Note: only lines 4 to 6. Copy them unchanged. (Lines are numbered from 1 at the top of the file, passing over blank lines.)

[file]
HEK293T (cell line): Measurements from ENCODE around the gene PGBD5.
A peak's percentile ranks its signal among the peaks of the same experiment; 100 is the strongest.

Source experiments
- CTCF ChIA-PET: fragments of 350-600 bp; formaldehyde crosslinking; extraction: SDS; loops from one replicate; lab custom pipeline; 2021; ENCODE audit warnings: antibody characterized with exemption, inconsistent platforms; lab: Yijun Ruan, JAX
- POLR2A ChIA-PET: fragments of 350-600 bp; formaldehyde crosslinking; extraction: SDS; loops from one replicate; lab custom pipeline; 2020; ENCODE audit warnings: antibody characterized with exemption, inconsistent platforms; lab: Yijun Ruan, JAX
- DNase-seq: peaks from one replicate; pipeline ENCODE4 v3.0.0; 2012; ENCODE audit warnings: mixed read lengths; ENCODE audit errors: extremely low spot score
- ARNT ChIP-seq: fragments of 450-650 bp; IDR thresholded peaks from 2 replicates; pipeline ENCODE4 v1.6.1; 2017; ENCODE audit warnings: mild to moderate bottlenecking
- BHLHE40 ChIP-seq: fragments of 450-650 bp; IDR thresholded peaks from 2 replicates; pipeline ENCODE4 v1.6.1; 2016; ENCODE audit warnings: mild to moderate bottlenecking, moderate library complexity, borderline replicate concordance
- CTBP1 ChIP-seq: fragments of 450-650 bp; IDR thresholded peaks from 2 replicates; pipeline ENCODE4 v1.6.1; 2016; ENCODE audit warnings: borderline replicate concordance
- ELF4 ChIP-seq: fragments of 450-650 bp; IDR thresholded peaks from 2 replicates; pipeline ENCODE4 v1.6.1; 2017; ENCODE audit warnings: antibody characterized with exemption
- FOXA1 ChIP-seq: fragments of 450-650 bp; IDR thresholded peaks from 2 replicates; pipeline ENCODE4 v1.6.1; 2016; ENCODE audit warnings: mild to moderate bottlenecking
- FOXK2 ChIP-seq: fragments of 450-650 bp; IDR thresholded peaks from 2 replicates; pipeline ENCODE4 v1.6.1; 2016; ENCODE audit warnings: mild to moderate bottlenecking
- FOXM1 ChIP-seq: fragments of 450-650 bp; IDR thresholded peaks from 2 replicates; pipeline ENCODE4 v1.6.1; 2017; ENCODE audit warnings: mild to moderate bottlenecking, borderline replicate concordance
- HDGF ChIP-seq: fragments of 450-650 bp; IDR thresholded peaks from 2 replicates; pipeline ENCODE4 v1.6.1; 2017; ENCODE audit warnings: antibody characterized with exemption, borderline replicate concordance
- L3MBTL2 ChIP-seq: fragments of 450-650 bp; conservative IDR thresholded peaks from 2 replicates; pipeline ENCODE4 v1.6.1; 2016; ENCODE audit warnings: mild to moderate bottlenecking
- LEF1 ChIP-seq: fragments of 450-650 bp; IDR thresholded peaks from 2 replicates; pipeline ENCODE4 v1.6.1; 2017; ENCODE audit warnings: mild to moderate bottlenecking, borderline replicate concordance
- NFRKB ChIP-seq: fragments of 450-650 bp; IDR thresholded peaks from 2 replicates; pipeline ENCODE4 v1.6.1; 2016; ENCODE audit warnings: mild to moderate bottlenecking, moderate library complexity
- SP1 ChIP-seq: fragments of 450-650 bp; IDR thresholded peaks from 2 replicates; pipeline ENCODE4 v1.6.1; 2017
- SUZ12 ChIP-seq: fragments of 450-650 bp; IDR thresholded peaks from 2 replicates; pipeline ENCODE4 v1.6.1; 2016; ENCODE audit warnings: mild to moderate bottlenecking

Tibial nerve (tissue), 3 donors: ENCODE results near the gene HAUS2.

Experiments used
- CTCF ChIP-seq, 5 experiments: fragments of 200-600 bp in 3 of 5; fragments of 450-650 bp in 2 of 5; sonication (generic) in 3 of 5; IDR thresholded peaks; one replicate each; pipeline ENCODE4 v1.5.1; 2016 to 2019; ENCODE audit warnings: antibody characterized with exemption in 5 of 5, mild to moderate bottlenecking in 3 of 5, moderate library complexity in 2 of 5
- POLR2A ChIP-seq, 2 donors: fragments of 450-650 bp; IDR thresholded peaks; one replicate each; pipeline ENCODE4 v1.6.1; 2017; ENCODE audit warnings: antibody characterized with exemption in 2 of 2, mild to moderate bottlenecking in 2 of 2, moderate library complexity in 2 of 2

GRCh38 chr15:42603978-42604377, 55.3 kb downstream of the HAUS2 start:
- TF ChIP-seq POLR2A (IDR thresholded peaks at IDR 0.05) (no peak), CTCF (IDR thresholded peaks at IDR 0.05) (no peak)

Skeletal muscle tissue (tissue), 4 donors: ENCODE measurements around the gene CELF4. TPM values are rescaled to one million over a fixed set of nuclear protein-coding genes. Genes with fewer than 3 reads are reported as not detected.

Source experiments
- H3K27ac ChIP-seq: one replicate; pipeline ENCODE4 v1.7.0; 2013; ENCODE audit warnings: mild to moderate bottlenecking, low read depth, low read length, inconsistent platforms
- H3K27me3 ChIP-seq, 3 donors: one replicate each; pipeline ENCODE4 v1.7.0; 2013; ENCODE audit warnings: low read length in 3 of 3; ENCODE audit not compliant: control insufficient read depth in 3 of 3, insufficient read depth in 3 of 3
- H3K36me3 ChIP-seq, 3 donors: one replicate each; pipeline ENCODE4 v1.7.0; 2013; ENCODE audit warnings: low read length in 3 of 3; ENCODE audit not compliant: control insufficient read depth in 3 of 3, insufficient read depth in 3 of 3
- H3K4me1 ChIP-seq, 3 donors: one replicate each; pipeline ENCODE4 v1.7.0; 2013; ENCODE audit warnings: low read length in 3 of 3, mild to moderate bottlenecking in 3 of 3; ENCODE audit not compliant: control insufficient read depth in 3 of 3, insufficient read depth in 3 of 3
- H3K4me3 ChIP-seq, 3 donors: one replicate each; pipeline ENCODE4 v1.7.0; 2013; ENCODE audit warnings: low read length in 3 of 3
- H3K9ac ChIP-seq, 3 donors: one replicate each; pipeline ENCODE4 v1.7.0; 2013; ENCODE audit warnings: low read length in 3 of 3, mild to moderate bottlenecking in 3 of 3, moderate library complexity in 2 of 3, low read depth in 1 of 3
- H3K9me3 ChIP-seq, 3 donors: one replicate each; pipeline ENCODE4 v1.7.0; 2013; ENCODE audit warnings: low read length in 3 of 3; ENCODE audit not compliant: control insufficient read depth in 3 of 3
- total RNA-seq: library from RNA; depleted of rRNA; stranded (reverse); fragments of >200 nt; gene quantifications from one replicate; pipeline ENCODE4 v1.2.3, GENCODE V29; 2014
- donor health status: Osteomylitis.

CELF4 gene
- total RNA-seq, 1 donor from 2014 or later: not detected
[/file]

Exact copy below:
- CTCF ChIA-PET: fragments of 350-600 bp; formaldehyde crosslinking; extraction: SDS; loops from one replicate; lab custom pipeline; 2021; ENCODE audit warnings: antibody characterized with exemption, inconsistent platforms; lab: Yijun Ruan, JAX
- POLR2A ChIA-PET: fragments of 350-600 bp; formaldehyde crosslinking; extraction: SDS; loops from one replicate; lab custom pipeline; 2020; ENCODE audit warnings: antibody characterized with exemption, inconsistent platforms; lab: Yijun Ruan, JAX
- DNase-seq: peaks from one replicate; pipeline ENCODE4 v3.0.0; 2012; ENCODE audit warnings: mixed read lengths; ENCODE audit errors: extremely low spot score